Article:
The team had chosen to focus solely on Amazon Alexa not only because it is the most popular platform on the market, but also because it has extensive documentation and support for integration with home automation systems. Armed with sufficient knowledge and confidence and excited to get down to business, the team got the green light from the client and project “Alexa” was a go.
Stepping into the Cloud
The central device of the Alexa virtual assistant is merely a medium, a smart speaker that can receive and broadcast audio information. All of the voice command processing doesn’t actually take place within the device but on Amazon cloud servers. This meant that we would have to find a way to make the local KNX network communicate with the cloud.
Whenever you’re introducing a new component into the system you can never truly predict the full extent of the development process. For the first time, we added a third-party service to our system, one that involves a number of different processes and technologies. With so many variables there’s always a high probability that unexpected difficulties will emerge. As expected on any project, there was some trial-and-error, but the integration process went glitch-free for the most part.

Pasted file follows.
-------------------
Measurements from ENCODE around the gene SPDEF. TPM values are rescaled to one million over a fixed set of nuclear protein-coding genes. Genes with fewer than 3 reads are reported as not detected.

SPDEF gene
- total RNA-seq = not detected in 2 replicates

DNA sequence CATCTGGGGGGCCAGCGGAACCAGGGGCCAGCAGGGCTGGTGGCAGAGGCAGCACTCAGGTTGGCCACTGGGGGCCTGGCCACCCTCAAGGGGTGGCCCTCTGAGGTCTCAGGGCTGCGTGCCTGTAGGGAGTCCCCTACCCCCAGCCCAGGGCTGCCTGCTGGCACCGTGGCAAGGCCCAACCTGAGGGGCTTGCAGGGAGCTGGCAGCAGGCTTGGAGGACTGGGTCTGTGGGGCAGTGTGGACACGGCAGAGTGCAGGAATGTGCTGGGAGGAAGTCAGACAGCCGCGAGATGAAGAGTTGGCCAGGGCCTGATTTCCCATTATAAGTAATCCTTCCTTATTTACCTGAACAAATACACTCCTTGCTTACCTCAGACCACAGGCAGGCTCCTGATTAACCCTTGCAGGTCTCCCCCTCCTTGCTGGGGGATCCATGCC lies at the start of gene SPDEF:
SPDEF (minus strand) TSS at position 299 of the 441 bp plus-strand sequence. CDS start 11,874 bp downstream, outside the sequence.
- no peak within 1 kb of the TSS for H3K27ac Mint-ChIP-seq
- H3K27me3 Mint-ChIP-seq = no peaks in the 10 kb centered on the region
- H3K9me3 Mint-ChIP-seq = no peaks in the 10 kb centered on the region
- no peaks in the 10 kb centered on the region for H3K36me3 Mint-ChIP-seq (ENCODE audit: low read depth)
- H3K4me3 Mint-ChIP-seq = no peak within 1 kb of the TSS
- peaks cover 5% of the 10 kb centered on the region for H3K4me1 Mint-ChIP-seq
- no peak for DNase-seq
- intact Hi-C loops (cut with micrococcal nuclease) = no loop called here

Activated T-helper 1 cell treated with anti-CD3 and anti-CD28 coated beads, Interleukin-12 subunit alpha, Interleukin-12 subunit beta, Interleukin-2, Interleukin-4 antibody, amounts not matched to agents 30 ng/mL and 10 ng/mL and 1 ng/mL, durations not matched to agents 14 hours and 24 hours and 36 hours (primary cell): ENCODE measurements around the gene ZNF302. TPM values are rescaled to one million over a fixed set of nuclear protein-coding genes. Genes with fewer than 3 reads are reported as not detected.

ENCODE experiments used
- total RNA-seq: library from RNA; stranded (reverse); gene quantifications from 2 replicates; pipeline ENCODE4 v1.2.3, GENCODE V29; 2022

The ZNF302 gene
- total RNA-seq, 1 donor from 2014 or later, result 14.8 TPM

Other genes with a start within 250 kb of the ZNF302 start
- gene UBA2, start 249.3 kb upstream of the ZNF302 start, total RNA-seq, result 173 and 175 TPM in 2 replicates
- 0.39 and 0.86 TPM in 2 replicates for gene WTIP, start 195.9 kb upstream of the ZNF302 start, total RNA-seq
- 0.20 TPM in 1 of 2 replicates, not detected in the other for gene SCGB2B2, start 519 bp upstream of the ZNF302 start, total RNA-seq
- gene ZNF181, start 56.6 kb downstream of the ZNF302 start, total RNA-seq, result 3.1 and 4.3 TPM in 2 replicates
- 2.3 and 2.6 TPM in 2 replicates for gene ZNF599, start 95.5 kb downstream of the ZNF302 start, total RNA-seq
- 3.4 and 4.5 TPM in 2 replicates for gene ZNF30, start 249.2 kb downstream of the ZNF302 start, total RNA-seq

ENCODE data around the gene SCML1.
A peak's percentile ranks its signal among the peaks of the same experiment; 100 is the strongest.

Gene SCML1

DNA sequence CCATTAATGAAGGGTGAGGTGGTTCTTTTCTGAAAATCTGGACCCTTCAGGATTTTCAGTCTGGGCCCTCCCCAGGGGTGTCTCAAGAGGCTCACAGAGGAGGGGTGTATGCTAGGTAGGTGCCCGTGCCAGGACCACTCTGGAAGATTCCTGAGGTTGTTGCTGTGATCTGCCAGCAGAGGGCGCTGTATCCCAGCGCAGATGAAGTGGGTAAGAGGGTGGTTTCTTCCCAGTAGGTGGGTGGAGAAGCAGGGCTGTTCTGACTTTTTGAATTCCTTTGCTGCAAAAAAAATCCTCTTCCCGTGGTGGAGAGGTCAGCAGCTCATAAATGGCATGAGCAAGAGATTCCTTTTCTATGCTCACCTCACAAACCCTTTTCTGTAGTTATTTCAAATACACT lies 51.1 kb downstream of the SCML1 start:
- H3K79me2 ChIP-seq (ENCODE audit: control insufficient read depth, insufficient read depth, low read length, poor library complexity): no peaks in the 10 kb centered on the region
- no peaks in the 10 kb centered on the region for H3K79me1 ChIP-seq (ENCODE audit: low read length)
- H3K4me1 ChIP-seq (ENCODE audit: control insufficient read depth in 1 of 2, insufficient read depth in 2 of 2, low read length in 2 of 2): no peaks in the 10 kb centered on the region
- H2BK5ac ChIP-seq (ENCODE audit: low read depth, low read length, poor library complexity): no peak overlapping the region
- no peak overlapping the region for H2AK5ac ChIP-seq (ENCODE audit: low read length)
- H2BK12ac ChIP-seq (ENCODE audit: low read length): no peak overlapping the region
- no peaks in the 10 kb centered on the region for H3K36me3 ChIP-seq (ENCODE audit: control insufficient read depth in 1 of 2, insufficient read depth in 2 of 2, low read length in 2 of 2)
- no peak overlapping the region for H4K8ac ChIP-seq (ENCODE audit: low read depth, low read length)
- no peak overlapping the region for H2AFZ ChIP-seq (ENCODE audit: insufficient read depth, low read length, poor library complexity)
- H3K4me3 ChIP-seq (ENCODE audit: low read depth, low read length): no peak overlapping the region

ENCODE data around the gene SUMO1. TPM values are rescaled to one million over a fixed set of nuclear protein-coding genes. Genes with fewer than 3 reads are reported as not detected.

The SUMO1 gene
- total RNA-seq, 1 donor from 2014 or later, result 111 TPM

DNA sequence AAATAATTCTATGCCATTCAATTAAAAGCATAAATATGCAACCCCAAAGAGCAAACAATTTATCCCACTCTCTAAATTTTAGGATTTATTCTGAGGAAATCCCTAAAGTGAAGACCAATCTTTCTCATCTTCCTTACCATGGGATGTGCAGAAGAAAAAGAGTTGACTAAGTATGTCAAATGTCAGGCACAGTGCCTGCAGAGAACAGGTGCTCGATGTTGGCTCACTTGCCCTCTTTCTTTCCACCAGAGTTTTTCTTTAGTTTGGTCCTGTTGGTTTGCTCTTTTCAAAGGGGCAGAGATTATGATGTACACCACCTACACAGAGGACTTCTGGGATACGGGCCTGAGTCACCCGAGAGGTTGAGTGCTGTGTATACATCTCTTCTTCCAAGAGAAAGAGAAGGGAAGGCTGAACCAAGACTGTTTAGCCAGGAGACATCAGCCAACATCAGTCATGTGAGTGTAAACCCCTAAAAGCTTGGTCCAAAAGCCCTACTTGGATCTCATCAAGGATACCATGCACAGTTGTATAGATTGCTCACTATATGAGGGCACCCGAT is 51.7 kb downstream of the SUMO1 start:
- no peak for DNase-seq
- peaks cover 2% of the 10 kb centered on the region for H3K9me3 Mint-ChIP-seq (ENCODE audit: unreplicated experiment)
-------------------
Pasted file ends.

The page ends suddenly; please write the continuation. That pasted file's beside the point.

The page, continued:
When you give out a voice command to Alexa, it sends the audio information to the Alexa Voice Service, which processes the audio input and returns a command back to the device, like this:
Connecting Alexa to a KNX home presented us with two main challenges:
We solved this issue by creating an Alexa skill. And, what is an Alexa skill? Well, Alexa has a fairly limited set of basic functionalities. This set is expanded by enabling “skills” — extensions that perform specific tasks, like apps on smartphones. Just like apps, skills can be created by third-party developers and added to the Alexa Skill Store, where users can choose and enable them. Our Alexa skill, called PEAKnx YOUVI after our KNX framework, serves as a bridge between the Amazon and YOUVI interfaces. A voice command gets processed and transformed into a predefined interface in JSON format. This information is then received by our YOUVI skill, which transforms it into a YOUVI interface. In short, YOUVI Smart Home skill translates Alexa commands into KNX commands. Additionally, enabling this skill requires you to register, which links your Amazon account with your YOUVI account and helps with the second challenge.